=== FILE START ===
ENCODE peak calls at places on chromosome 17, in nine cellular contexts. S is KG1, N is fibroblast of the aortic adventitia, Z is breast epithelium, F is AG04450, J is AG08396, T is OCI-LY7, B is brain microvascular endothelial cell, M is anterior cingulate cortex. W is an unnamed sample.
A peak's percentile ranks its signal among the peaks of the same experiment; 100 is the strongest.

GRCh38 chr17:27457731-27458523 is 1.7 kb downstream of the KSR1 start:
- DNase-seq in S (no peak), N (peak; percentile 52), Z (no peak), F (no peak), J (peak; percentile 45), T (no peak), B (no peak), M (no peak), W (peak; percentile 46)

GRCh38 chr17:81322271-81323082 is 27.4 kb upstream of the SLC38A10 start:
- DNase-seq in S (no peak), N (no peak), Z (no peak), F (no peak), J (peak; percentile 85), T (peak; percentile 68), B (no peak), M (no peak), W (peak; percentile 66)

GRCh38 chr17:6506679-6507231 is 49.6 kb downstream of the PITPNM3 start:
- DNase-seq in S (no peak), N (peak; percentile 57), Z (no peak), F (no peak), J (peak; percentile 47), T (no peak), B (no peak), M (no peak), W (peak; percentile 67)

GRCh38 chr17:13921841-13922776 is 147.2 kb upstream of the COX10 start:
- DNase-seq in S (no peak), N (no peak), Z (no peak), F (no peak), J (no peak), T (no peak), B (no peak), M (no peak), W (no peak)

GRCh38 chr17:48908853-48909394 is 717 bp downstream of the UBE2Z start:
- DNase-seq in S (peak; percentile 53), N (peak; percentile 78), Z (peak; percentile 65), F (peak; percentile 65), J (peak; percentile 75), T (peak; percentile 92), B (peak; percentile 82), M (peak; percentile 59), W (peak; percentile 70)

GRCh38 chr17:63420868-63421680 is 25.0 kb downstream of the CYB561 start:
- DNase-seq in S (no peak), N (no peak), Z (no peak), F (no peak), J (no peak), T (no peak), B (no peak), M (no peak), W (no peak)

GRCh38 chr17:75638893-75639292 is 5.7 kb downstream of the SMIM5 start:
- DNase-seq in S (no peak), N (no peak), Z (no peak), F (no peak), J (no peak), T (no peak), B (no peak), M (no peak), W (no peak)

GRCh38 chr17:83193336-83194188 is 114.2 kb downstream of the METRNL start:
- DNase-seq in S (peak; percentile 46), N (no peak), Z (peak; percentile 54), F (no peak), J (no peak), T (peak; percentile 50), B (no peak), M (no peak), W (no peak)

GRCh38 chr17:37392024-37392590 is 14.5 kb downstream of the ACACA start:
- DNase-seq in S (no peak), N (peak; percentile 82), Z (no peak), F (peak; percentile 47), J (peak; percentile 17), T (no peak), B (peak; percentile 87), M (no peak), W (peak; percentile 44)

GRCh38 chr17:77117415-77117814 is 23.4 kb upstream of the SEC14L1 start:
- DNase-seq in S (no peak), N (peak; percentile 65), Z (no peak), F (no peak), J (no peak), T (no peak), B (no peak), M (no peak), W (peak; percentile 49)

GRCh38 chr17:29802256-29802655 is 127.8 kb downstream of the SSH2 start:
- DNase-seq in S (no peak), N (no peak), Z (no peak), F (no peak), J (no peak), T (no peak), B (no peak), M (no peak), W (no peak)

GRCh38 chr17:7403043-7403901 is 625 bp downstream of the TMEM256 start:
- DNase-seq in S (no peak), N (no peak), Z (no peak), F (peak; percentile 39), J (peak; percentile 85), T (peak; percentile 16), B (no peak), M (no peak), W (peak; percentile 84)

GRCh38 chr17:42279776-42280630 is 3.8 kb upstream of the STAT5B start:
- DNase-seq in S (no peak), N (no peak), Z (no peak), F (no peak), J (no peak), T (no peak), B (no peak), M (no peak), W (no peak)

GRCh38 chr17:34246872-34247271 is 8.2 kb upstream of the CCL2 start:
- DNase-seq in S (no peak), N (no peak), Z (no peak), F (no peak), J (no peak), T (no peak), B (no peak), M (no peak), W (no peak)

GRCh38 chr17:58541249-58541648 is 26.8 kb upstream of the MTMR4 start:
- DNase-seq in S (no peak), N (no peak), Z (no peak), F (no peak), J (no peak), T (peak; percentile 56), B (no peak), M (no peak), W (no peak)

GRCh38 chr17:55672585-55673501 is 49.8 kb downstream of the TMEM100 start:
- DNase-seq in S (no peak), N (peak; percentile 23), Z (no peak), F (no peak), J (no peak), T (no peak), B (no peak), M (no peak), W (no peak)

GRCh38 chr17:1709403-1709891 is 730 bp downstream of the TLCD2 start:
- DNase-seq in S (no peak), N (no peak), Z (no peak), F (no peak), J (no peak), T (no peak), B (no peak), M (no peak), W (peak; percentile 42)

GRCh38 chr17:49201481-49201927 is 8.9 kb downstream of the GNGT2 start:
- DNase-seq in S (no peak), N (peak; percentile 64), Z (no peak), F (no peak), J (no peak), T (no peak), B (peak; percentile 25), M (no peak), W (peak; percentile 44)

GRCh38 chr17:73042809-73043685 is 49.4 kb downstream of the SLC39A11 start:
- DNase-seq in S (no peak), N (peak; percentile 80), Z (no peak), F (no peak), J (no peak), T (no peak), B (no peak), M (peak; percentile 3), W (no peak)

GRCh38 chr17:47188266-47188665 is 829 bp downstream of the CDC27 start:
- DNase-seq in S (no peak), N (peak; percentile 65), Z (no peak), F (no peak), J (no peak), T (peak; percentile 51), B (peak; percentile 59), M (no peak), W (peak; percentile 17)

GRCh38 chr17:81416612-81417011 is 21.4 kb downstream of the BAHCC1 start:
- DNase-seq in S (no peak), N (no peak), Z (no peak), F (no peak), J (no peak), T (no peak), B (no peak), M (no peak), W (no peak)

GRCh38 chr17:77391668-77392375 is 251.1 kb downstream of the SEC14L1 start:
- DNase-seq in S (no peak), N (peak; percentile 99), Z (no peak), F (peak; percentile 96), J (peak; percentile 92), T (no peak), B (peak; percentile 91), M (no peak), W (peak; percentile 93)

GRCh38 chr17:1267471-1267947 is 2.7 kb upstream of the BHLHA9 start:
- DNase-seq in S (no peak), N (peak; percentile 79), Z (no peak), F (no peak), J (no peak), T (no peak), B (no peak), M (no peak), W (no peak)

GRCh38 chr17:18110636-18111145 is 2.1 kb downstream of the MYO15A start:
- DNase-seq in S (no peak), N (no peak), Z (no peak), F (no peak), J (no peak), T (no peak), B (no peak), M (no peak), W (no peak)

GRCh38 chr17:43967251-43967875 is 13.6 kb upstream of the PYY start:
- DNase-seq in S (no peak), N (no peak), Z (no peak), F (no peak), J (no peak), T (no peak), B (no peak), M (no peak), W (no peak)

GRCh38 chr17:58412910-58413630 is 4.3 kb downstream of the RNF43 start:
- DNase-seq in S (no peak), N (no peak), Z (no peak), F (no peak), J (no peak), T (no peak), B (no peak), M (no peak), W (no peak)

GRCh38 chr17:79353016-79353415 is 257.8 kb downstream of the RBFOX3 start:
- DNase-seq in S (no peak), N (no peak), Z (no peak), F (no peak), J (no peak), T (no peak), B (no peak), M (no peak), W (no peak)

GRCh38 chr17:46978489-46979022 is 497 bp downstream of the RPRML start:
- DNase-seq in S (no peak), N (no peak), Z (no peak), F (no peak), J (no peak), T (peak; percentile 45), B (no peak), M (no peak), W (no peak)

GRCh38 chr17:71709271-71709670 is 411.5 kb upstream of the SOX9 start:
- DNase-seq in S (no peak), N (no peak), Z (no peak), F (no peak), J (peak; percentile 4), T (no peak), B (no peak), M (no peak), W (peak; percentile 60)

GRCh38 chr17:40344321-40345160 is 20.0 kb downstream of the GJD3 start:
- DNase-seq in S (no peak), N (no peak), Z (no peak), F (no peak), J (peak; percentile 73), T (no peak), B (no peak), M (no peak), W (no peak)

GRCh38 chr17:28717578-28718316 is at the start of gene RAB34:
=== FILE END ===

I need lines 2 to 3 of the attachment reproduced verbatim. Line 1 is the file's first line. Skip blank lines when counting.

A peak's percentile ranks its signal among the peaks of the same experiment; 100 is the strongest.

GRCh38 chr17:27457731-27458523 is 1.7 kb downstream of the KSR1 start: